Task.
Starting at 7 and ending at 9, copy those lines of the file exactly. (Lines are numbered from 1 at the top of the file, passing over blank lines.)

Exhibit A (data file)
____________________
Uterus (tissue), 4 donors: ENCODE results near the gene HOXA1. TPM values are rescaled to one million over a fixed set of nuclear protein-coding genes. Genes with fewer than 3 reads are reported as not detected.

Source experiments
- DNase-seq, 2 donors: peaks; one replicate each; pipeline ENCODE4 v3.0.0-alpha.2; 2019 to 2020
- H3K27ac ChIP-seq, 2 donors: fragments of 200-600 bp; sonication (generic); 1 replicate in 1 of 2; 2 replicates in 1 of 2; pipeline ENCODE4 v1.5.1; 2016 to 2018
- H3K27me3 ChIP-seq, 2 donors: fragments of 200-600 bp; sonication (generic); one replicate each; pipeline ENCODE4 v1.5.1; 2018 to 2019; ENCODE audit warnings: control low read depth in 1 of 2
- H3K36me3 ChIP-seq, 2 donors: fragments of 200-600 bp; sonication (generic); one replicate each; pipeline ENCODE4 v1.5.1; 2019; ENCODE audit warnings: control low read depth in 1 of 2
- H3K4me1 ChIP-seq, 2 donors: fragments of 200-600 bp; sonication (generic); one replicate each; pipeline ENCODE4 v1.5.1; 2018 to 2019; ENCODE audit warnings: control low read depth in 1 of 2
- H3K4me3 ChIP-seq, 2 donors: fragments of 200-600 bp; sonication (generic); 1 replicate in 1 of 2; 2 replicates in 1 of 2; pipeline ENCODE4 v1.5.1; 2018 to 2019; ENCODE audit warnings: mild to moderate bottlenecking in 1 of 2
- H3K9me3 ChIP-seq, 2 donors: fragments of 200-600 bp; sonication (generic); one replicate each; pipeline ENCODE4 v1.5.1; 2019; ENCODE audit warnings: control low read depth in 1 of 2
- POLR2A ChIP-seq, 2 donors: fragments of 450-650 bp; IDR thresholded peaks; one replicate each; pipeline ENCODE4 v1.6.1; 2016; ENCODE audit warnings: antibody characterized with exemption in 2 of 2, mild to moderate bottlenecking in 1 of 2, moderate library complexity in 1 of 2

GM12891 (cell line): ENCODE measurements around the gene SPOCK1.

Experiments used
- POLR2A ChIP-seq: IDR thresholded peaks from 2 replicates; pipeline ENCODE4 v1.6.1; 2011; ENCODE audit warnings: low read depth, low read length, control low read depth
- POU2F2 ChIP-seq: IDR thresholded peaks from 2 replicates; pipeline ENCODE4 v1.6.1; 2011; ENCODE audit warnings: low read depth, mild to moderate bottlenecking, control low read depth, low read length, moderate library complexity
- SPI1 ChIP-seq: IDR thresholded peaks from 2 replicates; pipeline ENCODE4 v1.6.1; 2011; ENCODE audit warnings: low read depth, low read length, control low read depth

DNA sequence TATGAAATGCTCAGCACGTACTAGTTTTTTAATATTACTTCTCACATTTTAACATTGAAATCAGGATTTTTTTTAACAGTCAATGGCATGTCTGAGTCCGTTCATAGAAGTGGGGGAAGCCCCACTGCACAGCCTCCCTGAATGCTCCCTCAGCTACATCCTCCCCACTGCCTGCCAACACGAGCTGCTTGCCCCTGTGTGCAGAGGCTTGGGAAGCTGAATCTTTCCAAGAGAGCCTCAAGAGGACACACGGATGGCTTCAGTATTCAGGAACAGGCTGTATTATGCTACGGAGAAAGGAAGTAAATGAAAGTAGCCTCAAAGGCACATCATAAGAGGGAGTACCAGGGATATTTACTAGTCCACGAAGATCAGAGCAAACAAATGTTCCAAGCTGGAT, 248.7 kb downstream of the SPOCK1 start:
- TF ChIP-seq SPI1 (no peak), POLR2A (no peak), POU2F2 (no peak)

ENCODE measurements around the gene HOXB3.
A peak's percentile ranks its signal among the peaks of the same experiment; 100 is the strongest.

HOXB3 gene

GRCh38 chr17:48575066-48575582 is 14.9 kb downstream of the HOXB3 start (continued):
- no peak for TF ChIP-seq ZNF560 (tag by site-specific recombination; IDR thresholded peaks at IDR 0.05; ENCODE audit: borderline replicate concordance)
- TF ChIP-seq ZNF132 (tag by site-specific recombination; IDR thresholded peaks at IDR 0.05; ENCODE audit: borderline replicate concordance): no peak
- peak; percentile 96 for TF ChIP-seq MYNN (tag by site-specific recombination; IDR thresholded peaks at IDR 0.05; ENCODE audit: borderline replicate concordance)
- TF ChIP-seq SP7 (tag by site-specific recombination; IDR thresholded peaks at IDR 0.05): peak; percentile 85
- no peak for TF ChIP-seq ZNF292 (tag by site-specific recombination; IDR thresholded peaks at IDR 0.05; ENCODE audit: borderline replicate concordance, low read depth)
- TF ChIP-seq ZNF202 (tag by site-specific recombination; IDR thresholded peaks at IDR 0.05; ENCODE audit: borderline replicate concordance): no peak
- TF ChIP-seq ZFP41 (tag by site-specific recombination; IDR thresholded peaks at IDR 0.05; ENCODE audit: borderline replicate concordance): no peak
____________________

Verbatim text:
- H3K4me1 ChIP-seq, 2 donors: fragments of 200-600 bp; sonication (generic); one replicate each; pipeline ENCODE4 v1.5.1; 2018 to 2019; ENCODE audit warnings: control low read depth in 1 of 2
- H3K4me3 ChIP-seq, 2 donors: fragments of 200-600 bp; sonication (generic); 1 replicate in 1 of 2; 2 replicates in 1 of 2; pipeline ENCODE4 v1.5.1; 2018 to 2019; ENCODE audit warnings: mild to moderate bottlenecking in 1 of 2
- H3K9me3 ChIP-seq, 2 donors: fragments of 200-600 bp; sonication (generic); one replicate each; pipeline ENCODE4 v1.5.1; 2019; ENCODE audit warnings: control low read depth in 1 of 2